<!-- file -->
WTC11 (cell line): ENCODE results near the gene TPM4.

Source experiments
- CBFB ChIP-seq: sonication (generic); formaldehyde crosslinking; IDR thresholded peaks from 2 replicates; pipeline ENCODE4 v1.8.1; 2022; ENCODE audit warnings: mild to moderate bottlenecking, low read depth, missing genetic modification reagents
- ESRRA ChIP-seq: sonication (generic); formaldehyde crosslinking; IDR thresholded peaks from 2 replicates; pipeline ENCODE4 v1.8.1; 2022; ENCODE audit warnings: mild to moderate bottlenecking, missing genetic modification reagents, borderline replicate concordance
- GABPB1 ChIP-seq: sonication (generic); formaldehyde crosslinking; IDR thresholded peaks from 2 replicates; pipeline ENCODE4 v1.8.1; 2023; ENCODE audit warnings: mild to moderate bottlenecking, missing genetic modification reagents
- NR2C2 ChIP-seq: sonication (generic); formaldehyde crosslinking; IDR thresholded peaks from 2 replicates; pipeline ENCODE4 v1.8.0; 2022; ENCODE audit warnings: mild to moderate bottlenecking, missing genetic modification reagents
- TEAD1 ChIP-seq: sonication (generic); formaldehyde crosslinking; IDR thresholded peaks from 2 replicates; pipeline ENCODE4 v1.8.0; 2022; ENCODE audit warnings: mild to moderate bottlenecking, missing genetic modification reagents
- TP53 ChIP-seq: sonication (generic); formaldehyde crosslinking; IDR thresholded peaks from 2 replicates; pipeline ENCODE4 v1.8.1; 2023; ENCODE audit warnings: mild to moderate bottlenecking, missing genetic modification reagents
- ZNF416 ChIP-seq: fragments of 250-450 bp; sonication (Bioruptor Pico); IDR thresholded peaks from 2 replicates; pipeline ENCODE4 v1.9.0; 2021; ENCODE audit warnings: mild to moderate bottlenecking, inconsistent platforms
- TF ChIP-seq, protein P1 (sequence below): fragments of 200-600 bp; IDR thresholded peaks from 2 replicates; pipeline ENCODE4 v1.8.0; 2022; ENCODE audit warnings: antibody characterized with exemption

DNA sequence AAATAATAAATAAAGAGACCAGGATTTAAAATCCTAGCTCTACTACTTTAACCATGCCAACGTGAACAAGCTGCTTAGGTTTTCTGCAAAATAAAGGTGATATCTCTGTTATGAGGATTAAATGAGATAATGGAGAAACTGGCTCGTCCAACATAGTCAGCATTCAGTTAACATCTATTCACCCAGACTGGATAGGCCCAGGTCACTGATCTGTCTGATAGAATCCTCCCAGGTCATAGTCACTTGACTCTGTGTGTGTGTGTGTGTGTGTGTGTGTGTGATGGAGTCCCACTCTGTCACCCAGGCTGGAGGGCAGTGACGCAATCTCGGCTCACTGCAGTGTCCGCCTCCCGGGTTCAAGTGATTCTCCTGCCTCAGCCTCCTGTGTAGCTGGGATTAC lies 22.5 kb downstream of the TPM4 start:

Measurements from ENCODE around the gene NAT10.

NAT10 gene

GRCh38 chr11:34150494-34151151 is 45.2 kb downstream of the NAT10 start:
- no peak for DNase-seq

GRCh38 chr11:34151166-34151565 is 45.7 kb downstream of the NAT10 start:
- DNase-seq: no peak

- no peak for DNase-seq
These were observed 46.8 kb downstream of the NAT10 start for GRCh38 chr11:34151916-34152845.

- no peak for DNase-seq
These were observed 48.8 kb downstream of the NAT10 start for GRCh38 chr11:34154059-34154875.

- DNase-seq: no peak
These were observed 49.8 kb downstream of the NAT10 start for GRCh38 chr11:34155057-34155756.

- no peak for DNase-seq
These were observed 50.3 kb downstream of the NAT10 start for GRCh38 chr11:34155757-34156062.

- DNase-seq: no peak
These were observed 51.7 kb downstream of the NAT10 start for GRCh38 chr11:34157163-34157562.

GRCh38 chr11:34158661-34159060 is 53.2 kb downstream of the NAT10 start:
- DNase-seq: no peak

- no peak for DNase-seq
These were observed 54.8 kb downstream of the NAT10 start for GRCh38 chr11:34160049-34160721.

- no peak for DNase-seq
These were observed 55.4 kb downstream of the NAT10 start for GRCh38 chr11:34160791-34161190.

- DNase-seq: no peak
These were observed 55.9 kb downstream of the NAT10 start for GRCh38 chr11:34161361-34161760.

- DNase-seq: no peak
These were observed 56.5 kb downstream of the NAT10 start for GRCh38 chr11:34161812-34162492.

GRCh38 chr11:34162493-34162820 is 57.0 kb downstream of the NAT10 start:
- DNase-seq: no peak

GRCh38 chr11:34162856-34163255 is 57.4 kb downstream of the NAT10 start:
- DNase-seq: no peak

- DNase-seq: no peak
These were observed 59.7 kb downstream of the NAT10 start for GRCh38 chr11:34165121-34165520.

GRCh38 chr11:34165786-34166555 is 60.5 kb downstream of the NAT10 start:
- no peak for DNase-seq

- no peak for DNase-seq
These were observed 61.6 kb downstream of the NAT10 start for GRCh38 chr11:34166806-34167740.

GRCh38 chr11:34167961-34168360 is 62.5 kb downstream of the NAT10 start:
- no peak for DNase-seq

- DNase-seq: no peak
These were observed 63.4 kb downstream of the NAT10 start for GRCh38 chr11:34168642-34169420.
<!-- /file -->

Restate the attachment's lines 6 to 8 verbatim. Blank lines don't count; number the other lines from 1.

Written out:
- NR2C2 ChIP-seq: sonication (generic); formaldehyde crosslinking; IDR thresholded peaks from 2 replicates; pipeline ENCODE4 v1.8.0; 2022; ENCODE audit warnings: mild to moderate bottlenecking, missing genetic modification reagents
- TEAD1 ChIP-seq: sonication (generic); formaldehyde crosslinking; IDR thresholded peaks from 2 replicates; pipeline ENCODE4 v1.8.0; 2022; ENCODE audit warnings: mild to moderate bottlenecking, missing genetic modification reagents
- TP53 ChIP-seq: sonication (generic); formaldehyde crosslinking; IDR thresholded peaks from 2 replicates; pipeline ENCODE4 v1.8.1; 2023; ENCODE audit warnings: mild to moderate bottlenecking, missing genetic modification reagents